Randal O’Toole urban affairs economist in Oregon writes bluntly of the result of TIF: “TIF takes money from schools, fire departments, libraries, and other urban services funded by property taxes. By eliminating TIF, state legislatures can help close current budget gaps and prevent cities from taking even more money from these urban services in the future.” (Crony Capitalism and Social Engineering: The Case against Tax-Increment Financing, Randal O’Toole, Policy Analysis #676, May 2011 see http://object.cato.org/sites/cato.org/files/pubs/pdf/PA676.pdf .)
In California the TIF wheel has turned full circle. Since 2011 as state governor Jerry Brown, the very man who championed TIFs from City Hall in Oakland now denounces them as ruinous.
In the state’s first 20th century decade Gov Arnold Schwarzenegger struggled with the state’s collapsing municipal finances trying to use suasion to limit TIF. He left an emergency to his successor as governor, Jerry Brown. Brown said a large part of the crisis was attributable to the proliferation of TIF through the generically named redevelopment agencies or RDAs which were unaccountable to local elected officials. After dramatically suspending TIF in an ‘Emergency Proclamation’ Gov Brown got through the state legislature laws (AB26/AB27) disbanding of most of the TIF-issuing RDAs.
It had become understood TIF had grown into a deadly threat to the solvency of state and local governments, draining away an ever increasing proportion of tax revenues. The only way to credibly address the state and local budgetary crises and restore fiscal credibility of California was to act dramatically and decisively against the TIF agencies.
Widely derided there as an unaccountable shadow government secretly channeling money to rich and powerful businesses and for often flashy extravagances at the expense of basic schools, police and fire service, RDAs had become a huge political liability.
In 2014 Brown did agree to limited reinstatement of TIF through a law permitting so-called Infrastructure Financing Districts but these strictly limit the purposes for which TIF is permissible to infrastructure. And, most important, TIF initiatives now require 55% local voter approval. Since TIF has grown so unpopular in the very state that hatched this financing scheme and saw it grow into a monster, the financing mode is clearly in serious decline.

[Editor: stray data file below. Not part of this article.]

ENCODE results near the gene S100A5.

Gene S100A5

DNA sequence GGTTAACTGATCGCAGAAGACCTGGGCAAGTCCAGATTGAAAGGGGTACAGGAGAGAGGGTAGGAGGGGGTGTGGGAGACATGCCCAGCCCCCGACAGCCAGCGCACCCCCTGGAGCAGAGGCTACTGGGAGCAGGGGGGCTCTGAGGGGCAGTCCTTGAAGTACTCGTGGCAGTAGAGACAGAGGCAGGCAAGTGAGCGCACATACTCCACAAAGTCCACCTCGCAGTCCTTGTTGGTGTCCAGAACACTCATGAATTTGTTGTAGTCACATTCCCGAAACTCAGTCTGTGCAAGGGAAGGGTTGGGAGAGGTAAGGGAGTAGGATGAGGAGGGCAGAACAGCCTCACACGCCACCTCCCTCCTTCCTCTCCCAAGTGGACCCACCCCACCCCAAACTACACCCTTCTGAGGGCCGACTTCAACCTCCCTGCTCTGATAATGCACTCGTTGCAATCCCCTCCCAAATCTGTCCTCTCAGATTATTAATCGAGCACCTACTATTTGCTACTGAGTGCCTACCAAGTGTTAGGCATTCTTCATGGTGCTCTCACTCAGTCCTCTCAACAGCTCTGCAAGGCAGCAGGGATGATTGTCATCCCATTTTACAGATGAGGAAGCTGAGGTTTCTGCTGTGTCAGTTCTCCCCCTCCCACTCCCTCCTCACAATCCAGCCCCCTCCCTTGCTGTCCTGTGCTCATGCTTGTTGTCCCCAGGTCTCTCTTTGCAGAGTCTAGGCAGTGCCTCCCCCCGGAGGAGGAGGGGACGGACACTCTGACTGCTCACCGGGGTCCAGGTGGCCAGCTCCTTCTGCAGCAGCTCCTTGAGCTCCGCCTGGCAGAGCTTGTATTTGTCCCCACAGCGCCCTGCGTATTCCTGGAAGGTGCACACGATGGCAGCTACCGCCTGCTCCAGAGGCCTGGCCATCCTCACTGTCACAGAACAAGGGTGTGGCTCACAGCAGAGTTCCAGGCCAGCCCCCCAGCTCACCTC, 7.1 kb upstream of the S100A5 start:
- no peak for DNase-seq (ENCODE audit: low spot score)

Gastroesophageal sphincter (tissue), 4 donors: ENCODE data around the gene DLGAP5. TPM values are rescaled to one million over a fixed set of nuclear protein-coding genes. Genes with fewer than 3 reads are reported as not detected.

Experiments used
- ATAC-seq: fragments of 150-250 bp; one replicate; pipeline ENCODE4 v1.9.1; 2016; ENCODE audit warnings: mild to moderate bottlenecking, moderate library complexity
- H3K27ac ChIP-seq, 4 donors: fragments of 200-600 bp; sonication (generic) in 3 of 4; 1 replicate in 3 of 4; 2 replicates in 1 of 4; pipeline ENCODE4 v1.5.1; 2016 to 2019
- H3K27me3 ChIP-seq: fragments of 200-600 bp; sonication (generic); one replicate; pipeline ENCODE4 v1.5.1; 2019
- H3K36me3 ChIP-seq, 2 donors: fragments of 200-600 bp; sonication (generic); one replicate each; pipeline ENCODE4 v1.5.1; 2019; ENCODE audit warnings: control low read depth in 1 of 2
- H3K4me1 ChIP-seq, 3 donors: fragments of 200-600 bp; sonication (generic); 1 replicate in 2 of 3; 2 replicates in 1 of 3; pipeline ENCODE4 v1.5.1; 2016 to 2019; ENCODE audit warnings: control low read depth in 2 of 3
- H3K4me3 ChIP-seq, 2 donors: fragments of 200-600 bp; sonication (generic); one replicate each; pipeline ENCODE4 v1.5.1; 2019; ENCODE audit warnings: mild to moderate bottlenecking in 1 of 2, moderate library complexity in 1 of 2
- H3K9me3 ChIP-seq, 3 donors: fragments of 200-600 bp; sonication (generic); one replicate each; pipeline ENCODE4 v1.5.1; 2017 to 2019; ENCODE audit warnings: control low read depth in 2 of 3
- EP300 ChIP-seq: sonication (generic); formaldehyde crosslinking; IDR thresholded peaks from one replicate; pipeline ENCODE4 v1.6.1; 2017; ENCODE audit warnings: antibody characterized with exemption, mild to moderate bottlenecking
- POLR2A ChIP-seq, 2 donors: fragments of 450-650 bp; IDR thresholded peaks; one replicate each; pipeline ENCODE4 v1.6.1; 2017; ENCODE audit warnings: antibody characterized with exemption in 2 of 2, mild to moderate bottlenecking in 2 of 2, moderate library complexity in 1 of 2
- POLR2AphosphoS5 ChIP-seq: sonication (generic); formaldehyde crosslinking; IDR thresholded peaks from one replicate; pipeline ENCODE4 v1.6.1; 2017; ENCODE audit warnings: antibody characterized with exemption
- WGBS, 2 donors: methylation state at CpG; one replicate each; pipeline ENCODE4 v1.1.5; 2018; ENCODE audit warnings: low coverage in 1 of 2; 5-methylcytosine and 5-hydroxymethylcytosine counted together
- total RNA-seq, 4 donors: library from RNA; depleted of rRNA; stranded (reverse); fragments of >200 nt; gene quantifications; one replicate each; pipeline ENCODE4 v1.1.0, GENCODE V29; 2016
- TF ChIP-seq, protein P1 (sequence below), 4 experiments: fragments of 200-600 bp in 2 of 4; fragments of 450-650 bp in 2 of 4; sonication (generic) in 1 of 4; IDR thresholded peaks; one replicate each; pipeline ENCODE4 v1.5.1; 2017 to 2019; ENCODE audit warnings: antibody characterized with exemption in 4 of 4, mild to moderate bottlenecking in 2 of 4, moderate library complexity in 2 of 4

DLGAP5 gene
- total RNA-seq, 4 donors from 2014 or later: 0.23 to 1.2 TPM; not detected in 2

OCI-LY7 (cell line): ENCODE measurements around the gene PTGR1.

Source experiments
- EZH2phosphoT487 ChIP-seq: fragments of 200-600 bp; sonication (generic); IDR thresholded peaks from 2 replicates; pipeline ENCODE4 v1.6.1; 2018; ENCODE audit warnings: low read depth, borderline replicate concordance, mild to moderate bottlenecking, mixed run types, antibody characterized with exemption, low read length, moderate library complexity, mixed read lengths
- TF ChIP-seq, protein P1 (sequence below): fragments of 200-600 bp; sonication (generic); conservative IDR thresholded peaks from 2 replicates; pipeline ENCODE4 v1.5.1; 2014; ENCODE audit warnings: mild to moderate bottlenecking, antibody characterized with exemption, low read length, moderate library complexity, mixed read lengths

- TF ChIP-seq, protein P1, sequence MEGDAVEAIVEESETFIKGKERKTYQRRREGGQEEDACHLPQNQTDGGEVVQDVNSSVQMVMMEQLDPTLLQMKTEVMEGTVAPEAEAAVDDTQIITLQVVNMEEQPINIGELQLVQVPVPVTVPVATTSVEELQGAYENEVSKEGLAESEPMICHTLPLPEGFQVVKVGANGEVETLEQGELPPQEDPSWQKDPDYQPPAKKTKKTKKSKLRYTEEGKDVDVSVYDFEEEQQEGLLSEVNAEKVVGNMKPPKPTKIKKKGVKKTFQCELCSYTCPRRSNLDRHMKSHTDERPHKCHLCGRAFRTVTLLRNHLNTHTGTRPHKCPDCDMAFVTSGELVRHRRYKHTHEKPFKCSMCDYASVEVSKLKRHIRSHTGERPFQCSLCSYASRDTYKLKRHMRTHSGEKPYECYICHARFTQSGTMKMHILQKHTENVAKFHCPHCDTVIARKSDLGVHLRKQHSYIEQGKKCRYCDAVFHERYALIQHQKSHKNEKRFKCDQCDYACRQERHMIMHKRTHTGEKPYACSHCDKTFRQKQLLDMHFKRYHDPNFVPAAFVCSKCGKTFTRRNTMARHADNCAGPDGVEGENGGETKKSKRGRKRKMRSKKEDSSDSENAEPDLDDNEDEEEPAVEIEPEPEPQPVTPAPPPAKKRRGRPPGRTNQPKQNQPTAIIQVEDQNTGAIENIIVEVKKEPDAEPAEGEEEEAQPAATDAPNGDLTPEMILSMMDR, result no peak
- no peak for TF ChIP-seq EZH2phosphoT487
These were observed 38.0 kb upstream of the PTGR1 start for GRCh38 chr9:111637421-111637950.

At heart of Chicago corruption
TIF has also been large in Chicago, where the proliferation of the financing tool was associated with endemic cronyism and corruption. The Chicago Reader reported: “TIFs aren’t just a tool for economic development. They’re a tool for consolidating power. At least half a dozen aldermen have told us that mayoral aides pressure them on key votes . . . by either promising to give their wards more TIF dollars or threatening to take TIF dollars away.” (Ben Joravsky and Mick Dumke, Shedding Light on the Shadow Budget, Chicago Reader, December 10, 2009 cited by O’Toole p15.) “They also become a tool for political fundraising since the power to grant or deny TIF districting gives officials huge leverage over property owners.”
As in California Chicago’s perpetual fiscal crises are attributed in considerable part at least to the fact that TIF districts now cover close to a third of the City, forcing the remaining two-thirds to bear the full tax burden for basic services.
BOTTOM LINE: TIF could be labeled a kind of fascist finance. It uses demagoguery to sell the worst of socialism’s bureaucratic planning with pandering to weaker capitalists’ instinct to disadvantage competitors and corner a market by tapping governmental favors.
Note again, I write all this as a supporter of a hotel (and hotels) downtown. The developers and their architect Peter Fillat have, in my opinion, done a nice job of hotel design that fits the historic district. For the hotel proper anyway, not the conference center portion of the project which sits atop the footprint of the old Birely Tannery building – setting up a fight to fully demolish the Birely that the developers cannot, and I think, should not, win. An admirable hotel-only project is jeopardized by indefensible use of future taxes and government favors, and the ill-advised addition to the hotel of a sure loser of a conference center. The conference center portion is the loser financially, and will almost certainly lose the fight with historic preservation.
- editor 2015-12-18